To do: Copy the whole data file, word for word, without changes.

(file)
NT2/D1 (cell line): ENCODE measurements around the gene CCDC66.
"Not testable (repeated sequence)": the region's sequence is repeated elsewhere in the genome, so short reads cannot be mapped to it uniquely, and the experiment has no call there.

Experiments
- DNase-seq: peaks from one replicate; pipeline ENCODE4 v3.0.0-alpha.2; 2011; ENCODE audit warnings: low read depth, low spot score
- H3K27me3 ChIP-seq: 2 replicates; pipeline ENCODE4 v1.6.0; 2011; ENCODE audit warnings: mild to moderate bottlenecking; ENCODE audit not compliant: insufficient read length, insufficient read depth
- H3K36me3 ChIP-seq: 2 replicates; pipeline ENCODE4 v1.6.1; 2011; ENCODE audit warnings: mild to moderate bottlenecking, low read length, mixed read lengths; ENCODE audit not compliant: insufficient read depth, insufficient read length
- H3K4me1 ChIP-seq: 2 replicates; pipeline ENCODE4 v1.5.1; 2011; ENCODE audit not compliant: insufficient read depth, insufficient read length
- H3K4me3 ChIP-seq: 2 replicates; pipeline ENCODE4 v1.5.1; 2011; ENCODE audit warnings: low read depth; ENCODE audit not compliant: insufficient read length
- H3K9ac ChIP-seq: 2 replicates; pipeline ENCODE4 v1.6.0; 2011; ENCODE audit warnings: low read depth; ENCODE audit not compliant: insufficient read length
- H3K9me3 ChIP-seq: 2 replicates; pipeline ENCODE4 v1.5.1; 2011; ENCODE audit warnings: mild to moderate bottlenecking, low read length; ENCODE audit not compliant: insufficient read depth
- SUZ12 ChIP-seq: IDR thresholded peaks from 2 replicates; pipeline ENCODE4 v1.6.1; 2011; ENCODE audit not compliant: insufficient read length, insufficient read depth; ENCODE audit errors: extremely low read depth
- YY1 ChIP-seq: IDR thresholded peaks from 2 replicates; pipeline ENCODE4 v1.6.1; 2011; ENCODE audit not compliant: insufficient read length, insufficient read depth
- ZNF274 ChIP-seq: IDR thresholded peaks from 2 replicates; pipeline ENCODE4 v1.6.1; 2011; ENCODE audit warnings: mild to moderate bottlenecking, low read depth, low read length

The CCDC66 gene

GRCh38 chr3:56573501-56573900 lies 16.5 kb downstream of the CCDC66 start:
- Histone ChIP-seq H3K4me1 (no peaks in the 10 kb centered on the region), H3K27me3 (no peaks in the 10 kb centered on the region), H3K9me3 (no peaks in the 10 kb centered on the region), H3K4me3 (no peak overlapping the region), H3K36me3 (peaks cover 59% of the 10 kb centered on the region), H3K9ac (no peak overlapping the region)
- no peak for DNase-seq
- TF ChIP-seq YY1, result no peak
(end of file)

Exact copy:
NT2/D1 (cell line): ENCODE measurements around the gene CCDC66.
"Not testable (repeated sequence)": the region's sequence is repeated elsewhere in the genome, so short reads cannot be mapped to it uniquely, and the experiment has no call there.

Experiments
- DNase-seq: peaks from one replicate; pipeline ENCODE4 v3.0.0-alpha.2; 2011; ENCODE audit warnings: low read depth, low spot score
- H3K27me3 ChIP-seq: 2 replicates; pipeline ENCODE4 v1.6.0; 2011; ENCODE audit warnings: mild to moderate bottlenecking; ENCODE audit not compliant: insufficient read length, insufficient read depth
- H3K36me3 ChIP-seq: 2 replicates; pipeline ENCODE4 v1.6.1; 2011; ENCODE audit warnings: mild to moderate bottlenecking, low read length, mixed read lengths; ENCODE audit not compliant: insufficient read depth, insufficient read length
- H3K4me1 ChIP-seq: 2 replicates; pipeline ENCODE4 v1.5.1; 2011; ENCODE audit not compliant: insufficient read depth, insufficient read length
- H3K4me3 ChIP-seq: 2 replicates; pipeline ENCODE4 v1.5.1; 2011; ENCODE audit warnings: low read depth; ENCODE audit not compliant: insufficient read length
- H3K9ac ChIP-seq: 2 replicates; pipeline ENCODE4 v1.6.0; 2011; ENCODE audit warnings: low read depth; ENCODE audit not compliant: insufficient read length
- H3K9me3 ChIP-seq: 2 replicates; pipeline ENCODE4 v1.5.1; 2011; ENCODE audit warnings: mild to moderate bottlenecking, low read length; ENCODE audit not compliant: insufficient read depth
- SUZ12 ChIP-seq: IDR thresholded peaks from 2 replicates; pipeline ENCODE4 v1.6.1; 2011; ENCODE audit not compliant: insufficient read length, insufficient read depth; ENCODE audit errors: extremely low read depth
- YY1 ChIP-seq: IDR thresholded peaks from 2 replicates; pipeline ENCODE4 v1.6.1; 2011; ENCODE audit not compliant: insufficient read length, insufficient read depth
- ZNF274 ChIP-seq: IDR thresholded peaks from 2 replicates; pipeline ENCODE4 v1.6.1; 2011; ENCODE audit warnings: mild to moderate bottlenecking, low read depth, low read length

The CCDC66 gene

GRCh38 chr3:56573501-56573900 lies 16.5 kb downstream of the CCDC66 start:
- Histone ChIP-seq H3K4me1 (no peaks in the 10 kb centered on the region), H3K27me3 (no peaks in the 10 kb centered on the region), H3K9me3 (no peaks in the 10 kb centered on the region), H3K4me3 (no peak overlapping the region), H3K36me3 (peaks cover 59% of the 10 kb centered on the region), H3K9ac (no peak overlapping the region)
- no peak for DNase-seq
- TF ChIP-seq YY1, result no peak